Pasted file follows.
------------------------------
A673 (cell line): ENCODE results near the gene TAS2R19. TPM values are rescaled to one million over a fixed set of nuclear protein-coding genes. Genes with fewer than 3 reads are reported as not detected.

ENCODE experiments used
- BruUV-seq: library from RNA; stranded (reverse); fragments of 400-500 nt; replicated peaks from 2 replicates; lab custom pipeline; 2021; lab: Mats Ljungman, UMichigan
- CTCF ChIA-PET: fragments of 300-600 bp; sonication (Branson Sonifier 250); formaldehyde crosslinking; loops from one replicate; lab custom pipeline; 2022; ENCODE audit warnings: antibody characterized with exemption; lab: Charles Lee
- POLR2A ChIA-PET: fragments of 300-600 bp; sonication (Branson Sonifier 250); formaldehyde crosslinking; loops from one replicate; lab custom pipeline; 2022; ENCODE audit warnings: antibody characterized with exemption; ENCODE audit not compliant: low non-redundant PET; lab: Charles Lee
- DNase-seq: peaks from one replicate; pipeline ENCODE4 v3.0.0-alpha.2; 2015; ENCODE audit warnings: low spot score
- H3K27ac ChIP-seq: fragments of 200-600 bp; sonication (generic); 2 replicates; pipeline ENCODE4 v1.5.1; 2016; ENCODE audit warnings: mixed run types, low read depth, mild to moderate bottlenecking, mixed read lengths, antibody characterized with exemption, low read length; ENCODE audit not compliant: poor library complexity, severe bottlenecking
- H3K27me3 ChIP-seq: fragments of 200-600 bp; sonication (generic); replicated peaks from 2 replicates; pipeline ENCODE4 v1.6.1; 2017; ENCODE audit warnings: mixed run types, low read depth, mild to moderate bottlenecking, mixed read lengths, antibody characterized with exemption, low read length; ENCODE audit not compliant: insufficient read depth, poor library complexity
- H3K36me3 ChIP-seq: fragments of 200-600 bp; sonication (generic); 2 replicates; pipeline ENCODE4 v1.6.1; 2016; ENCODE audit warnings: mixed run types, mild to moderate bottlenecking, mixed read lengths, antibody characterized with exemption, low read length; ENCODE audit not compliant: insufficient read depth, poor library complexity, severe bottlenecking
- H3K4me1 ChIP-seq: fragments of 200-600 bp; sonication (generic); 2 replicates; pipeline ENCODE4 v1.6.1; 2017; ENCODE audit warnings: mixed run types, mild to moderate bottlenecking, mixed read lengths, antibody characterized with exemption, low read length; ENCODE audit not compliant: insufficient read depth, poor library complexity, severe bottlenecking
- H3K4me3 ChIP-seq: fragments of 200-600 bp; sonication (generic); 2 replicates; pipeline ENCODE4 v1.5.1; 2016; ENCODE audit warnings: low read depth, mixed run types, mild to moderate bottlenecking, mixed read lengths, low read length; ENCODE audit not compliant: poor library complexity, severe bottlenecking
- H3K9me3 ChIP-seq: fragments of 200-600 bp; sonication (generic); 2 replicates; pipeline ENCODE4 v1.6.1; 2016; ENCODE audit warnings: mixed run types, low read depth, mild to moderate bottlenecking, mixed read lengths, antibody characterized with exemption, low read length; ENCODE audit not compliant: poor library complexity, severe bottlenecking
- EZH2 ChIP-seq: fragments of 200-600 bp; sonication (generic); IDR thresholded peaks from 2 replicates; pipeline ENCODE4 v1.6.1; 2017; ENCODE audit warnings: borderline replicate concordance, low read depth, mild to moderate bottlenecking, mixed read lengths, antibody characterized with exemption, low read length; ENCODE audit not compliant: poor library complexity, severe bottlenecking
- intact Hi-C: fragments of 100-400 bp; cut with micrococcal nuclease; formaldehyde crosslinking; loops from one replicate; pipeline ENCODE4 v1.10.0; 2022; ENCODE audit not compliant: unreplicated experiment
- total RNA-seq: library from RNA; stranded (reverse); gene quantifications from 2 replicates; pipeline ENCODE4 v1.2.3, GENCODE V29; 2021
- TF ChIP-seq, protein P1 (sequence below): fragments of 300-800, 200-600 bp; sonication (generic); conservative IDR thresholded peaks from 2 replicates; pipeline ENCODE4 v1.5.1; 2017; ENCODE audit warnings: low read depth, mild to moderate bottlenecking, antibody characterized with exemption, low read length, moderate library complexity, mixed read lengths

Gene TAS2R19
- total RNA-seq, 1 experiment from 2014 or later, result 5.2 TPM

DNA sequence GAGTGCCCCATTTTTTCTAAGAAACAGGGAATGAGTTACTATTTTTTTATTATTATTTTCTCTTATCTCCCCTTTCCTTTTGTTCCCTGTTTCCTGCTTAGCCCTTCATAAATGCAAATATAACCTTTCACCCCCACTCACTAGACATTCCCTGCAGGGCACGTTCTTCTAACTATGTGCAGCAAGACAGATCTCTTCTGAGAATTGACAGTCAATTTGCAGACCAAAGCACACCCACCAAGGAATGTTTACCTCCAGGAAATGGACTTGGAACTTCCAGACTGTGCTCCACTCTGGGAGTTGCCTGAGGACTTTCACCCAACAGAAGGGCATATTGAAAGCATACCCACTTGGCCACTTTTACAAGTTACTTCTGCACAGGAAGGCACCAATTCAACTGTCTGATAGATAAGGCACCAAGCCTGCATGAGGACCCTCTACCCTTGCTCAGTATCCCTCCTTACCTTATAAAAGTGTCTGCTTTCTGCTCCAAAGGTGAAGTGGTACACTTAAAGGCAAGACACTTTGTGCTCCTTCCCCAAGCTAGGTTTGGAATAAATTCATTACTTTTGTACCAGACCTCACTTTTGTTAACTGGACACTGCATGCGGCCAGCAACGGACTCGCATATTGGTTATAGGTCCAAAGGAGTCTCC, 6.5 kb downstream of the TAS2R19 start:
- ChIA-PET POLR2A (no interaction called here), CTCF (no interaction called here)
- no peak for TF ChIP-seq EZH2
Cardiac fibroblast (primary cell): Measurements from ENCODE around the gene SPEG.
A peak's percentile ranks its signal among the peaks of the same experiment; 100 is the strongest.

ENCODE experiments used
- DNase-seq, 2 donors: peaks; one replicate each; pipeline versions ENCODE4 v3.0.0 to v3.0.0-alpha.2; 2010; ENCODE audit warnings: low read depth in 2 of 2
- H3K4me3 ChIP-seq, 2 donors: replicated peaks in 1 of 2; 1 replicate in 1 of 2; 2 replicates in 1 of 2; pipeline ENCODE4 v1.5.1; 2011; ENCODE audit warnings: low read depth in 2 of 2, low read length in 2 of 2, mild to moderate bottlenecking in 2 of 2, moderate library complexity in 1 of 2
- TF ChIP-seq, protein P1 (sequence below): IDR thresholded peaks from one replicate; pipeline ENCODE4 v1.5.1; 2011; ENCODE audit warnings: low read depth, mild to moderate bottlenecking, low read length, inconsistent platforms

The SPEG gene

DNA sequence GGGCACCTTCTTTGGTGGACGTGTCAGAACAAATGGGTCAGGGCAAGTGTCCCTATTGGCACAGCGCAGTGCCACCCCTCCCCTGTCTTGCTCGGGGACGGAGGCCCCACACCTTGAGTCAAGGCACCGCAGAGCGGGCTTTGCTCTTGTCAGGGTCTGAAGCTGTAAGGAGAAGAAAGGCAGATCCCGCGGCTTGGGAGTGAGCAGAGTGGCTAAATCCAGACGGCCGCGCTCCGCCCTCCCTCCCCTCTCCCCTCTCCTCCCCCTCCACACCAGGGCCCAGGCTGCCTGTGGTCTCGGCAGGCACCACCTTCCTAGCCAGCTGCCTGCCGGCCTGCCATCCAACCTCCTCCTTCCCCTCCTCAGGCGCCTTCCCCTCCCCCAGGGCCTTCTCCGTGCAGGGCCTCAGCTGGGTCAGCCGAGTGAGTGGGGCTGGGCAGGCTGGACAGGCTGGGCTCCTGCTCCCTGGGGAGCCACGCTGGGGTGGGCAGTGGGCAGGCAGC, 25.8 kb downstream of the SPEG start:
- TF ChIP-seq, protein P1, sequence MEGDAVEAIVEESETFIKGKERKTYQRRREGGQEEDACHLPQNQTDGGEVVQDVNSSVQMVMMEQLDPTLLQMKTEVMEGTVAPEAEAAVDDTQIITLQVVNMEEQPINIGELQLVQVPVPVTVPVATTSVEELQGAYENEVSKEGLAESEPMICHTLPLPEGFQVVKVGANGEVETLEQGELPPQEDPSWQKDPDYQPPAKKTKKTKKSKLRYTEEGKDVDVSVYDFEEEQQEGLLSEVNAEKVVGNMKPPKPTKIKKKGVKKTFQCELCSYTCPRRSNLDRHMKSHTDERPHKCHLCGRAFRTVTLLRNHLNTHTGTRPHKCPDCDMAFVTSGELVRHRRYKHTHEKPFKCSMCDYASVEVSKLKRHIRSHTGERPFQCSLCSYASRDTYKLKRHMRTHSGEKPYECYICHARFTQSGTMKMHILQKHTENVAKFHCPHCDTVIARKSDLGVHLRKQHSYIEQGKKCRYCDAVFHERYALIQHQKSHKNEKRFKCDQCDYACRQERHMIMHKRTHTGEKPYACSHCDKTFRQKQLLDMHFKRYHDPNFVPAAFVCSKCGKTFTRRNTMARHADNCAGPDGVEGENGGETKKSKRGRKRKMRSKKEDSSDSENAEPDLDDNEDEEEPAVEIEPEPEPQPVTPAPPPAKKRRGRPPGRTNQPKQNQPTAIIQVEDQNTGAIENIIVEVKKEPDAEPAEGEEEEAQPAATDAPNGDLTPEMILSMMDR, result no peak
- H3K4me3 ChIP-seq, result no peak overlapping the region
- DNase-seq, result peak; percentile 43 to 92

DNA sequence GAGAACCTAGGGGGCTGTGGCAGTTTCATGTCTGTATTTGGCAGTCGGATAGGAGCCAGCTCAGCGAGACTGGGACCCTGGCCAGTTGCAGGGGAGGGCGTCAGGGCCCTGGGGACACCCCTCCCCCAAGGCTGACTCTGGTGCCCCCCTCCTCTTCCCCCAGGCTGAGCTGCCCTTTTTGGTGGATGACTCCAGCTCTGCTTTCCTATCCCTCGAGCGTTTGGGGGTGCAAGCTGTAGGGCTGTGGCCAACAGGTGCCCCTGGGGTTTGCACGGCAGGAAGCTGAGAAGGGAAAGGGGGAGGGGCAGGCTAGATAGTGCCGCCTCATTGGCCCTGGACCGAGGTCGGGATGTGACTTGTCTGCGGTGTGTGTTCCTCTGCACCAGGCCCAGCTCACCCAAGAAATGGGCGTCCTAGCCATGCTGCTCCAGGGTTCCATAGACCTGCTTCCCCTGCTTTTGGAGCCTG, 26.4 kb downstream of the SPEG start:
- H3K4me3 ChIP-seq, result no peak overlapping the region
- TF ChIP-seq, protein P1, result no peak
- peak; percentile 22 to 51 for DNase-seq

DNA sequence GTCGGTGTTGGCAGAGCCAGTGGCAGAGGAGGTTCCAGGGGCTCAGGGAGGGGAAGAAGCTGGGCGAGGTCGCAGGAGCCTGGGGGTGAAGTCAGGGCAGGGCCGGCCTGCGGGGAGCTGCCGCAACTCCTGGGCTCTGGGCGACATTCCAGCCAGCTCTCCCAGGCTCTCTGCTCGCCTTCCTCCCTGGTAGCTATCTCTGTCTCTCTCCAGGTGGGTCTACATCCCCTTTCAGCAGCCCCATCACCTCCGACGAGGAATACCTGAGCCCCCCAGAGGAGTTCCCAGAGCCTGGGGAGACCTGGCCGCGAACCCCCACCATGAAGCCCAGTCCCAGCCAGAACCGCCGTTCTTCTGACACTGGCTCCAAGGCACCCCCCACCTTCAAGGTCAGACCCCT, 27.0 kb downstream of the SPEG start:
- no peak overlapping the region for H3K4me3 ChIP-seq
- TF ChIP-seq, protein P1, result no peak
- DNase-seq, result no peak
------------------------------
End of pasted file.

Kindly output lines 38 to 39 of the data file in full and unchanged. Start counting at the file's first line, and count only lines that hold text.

- no peak overlapping the region for H3K4me3 ChIP-seq
- TF ChIP-seq, protein P1, result no peak